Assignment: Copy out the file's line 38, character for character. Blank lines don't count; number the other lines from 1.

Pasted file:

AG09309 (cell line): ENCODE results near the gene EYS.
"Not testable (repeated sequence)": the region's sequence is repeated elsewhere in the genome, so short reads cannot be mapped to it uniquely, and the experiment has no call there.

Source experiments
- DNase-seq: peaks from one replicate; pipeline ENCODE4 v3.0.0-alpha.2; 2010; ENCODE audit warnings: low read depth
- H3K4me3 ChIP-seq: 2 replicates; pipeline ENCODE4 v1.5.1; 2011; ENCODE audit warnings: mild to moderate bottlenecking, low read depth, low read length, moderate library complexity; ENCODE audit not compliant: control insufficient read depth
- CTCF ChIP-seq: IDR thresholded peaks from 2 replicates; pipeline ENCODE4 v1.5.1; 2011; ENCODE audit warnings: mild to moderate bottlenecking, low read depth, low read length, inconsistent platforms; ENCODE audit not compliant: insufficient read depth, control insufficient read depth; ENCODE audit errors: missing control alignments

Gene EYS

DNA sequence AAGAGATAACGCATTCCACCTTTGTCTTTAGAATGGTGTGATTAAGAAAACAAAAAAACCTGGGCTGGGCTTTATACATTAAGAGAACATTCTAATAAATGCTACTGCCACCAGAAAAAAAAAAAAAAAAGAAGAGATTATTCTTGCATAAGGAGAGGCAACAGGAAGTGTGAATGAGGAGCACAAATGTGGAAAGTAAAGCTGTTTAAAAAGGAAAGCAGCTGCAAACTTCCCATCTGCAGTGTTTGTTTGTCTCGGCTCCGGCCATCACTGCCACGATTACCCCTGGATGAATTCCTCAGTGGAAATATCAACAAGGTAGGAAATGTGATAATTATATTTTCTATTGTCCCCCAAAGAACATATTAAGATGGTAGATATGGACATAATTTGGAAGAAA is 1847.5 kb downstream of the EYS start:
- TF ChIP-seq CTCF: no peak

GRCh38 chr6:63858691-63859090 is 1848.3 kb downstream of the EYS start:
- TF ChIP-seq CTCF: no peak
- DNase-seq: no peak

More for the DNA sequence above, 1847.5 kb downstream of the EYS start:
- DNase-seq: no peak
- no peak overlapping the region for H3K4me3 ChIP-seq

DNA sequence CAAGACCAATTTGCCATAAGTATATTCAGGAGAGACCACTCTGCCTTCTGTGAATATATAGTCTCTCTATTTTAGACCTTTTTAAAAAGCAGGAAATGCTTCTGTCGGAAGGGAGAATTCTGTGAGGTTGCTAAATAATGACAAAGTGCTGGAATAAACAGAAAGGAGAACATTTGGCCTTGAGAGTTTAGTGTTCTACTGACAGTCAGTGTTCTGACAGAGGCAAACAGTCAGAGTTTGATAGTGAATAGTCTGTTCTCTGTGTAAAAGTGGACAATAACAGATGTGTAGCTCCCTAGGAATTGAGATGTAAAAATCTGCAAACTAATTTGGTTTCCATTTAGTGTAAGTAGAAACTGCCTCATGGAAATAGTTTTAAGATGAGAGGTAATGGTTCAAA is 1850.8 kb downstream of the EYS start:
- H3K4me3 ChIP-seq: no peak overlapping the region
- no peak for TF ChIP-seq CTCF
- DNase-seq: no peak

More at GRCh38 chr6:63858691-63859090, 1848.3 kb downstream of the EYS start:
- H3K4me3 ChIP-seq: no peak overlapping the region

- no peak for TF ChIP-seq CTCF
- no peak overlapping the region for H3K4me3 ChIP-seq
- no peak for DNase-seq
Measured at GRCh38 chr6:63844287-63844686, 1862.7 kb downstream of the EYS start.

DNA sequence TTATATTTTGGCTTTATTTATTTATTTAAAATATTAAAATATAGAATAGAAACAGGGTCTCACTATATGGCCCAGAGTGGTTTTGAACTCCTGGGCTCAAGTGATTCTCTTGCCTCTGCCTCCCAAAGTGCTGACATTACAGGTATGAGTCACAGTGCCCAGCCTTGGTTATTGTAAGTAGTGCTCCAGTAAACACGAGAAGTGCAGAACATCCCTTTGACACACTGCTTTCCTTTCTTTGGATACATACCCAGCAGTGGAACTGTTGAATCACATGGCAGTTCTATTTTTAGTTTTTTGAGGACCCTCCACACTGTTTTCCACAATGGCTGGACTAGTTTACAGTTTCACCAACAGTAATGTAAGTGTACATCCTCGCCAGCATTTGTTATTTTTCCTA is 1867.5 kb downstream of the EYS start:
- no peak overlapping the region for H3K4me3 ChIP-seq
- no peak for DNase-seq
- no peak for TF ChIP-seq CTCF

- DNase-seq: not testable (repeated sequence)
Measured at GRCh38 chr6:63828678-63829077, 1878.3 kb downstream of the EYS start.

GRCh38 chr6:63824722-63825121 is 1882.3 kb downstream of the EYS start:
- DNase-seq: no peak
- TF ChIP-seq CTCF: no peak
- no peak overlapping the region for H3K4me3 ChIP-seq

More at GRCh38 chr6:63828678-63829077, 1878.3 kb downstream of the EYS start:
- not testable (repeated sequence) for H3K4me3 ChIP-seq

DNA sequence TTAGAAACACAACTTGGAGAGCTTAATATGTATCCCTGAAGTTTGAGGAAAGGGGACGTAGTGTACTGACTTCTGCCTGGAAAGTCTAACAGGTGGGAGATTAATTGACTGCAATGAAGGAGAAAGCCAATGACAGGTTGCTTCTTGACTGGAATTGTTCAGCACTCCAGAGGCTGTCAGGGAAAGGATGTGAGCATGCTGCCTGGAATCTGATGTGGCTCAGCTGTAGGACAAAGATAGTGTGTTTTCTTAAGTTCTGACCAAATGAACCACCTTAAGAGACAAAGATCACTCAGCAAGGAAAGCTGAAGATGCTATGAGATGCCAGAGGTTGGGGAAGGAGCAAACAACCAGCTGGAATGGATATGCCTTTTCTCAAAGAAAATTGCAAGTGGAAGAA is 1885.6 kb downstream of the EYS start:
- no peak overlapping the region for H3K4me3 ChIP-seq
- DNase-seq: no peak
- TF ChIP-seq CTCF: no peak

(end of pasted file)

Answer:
DNA sequence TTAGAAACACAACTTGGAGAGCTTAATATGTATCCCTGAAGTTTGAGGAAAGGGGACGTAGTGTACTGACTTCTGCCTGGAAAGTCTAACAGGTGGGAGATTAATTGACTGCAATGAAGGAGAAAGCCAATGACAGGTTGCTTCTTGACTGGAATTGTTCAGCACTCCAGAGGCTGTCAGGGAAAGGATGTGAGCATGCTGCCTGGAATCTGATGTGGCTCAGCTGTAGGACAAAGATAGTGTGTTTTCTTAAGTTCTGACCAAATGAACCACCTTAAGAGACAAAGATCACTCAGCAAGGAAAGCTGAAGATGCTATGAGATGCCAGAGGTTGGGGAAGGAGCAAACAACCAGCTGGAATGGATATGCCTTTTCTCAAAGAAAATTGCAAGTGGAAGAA is 1885.6 kb downstream of the EYS start: